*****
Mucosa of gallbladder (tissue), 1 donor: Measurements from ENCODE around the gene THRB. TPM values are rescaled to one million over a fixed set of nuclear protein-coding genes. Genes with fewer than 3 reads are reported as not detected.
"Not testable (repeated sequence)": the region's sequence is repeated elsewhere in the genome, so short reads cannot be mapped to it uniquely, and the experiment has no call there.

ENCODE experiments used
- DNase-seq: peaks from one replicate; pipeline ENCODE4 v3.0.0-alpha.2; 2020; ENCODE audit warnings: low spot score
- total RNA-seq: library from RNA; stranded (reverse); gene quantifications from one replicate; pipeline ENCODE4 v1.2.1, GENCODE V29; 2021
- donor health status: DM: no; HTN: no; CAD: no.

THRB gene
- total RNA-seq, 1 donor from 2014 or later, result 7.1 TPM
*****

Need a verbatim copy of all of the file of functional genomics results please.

Mucosa of gallbladder (tissue), 1 donor: Measurements from ENCODE around the gene THRB. TPM values are rescaled to one million over a fixed set of nuclear protein-coding genes. Genes with fewer than 3 reads are reported as not detected.
"Not testable (repeated sequence)": the region's sequence is repeated elsewhere in the genome, so short reads cannot be mapped to it uniquely, and the experiment has no call there.

ENCODE experiments used
- DNase-seq: peaks from one replicate; pipeline ENCODE4 v3.0.0-alpha.2; 2020; ENCODE audit warnings: low spot score
- total RNA-seq: library from RNA; stranded (reverse); gene quantifications from one replicate; pipeline ENCODE4 v1.2.1, GENCODE V29; 2021
- donor health status: DM: no; HTN: no; CAD: no.

THRB gene
- total RNA-seq, 1 donor from 2014 or later, result 7.1 TPM